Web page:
Sql Excel : Subqueries for Handling Summaries

The most typical place for a subquery is as a replacement for a table in the FROM
clause. After all, the source is a table and a query essentially returns a table, so it
makes a lot of sense to combine queries in this way. From the dataflow
perspective, this use of subqueries is simply to replace one of the sources with a
series of dataflow nodes.
Consider the question: How many zip codes in each state have a population
density greater than the average zip code population density in the state? The
population density is the population divided by the land area, which is in the
column landsqmi.
Lets think about the different data elements needed to answer the question. The
comparison is to the average zip code population density within a state, which is
easily calculated:
SELECT zc.stab, AVG(totpop / landsqmi) as avgpopdensity
FROM ZipCensus zc
WHERE zc.landsqmi > 0
GROUP BY zc.stab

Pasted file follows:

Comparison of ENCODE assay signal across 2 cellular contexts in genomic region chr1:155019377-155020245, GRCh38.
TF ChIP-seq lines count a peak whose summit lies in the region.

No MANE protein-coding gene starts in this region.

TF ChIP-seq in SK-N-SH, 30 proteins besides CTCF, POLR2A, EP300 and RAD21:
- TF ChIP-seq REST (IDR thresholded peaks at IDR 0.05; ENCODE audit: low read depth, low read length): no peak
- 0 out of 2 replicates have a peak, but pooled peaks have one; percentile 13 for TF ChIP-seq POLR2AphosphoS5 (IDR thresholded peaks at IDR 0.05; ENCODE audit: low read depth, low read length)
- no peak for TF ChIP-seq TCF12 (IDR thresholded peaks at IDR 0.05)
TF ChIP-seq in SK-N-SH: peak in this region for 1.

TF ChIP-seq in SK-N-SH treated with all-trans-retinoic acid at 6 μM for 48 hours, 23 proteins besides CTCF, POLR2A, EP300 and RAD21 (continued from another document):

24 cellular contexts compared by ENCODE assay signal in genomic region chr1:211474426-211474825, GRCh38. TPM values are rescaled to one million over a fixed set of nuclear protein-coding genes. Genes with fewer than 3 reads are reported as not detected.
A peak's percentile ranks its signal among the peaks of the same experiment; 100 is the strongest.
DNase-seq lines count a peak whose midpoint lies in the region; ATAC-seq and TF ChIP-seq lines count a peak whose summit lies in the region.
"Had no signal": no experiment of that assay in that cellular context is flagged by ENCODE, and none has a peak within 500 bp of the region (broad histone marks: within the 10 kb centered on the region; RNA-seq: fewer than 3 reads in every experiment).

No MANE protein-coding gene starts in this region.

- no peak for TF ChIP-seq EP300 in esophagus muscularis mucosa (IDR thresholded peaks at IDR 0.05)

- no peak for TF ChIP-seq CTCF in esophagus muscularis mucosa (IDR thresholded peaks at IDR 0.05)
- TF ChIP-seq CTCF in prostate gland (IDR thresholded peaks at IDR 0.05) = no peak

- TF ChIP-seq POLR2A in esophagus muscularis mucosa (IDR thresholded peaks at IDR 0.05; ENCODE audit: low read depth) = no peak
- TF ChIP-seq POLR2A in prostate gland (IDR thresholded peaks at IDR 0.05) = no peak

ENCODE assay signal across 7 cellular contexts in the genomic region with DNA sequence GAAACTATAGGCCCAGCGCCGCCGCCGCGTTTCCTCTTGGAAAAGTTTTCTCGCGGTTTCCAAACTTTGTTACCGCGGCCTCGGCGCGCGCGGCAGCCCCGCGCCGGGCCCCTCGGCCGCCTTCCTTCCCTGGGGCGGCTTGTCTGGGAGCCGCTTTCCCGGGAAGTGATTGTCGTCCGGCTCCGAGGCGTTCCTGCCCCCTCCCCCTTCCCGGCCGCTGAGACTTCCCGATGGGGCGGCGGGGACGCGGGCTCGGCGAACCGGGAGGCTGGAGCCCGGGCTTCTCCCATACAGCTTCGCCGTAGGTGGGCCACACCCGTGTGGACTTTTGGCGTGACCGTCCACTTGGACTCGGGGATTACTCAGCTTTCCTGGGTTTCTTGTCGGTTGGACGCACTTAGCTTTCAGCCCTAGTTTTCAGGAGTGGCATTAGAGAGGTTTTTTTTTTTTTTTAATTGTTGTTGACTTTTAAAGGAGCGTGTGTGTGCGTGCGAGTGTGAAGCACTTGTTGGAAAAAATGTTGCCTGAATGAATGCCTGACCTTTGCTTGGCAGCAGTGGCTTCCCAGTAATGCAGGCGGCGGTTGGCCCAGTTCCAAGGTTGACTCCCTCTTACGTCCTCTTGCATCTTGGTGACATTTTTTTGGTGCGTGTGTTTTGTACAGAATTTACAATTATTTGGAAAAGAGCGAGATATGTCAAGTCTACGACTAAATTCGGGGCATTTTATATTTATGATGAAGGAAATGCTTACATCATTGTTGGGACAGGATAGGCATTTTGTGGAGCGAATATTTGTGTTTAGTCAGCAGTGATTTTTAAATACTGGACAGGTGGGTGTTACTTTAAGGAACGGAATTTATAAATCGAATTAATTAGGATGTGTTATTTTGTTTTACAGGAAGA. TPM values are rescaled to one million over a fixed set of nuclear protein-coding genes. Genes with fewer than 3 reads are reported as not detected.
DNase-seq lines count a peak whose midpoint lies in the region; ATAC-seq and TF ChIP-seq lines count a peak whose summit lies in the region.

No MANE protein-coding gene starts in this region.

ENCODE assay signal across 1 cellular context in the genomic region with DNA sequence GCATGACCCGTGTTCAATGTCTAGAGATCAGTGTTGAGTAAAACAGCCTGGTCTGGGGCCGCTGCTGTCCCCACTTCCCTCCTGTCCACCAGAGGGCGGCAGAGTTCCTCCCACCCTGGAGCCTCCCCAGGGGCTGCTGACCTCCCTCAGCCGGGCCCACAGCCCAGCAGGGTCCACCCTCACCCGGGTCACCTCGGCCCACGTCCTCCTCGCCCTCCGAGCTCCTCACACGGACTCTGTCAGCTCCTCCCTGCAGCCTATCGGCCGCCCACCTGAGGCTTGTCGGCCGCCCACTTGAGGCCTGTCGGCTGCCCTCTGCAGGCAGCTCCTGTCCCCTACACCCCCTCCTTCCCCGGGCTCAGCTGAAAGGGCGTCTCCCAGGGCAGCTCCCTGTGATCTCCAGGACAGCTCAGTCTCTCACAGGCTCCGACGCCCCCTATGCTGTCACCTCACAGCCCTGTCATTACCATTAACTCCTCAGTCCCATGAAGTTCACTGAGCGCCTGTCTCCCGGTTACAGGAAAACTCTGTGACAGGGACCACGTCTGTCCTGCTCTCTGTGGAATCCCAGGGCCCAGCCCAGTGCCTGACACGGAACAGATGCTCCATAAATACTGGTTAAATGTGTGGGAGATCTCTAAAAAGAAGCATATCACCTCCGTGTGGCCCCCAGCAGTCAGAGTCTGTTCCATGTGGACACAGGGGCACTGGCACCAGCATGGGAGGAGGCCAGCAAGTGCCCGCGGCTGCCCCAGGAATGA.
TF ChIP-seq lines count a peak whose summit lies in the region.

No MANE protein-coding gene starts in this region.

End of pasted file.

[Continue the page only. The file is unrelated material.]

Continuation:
Next, the idea is to combine this information with the original zip code
information in the FROM clause:
SELECT zc.stab, COUNT(*) as numzips,
SUM(CASE WHEN zc.popdensity > zcsum.avgpopdensity
THEN 1 ELSE 0 END) as numdenser
FROM (SELECT zc.*, totpop / landsqmi as popdensity
FROM ZipCensus zc
WHERE zc.landsqmi > 0
) zc JOIN
(SELECT zc.stab, AVG(totpop / landsqmi) as avgpopdensity
FROM ZipCensus zc
WHERE zc.landsqmi > 0
GROUP BY zc.stab) zcsum
ON zc.stab = zcsum.stab
GROUP BY zc.stab

An interesting observation is that the population density of each state is not the
same as the average of the population densities for all the zip codes in the state.
That is, the preceding question is different from: How many zip codes in each
state have a population density greater than the state s population density? The
state s population density would be calculated in zcsum as:
SUM(totpop) / SUM(landsqmi) as statepopdensity
There is a relationship between these two densities. The zip code average gives
each zip code a weight of 1, no matter how big in area or population. The state
average is the weighted average of the zip codes by the land area of the zip codes.
The proportion of zip codes that are denser than the average zip code varies from
about 4% of the zip codes in North Dakota to about 35% in Florida. Never are half
the zip codes denser than the average, although this is theoretically possible. The
density where half the zip codes are denser and half less dense is the median
density rather than the average or average of averages. Averages, average of
averages, and medians are different from each other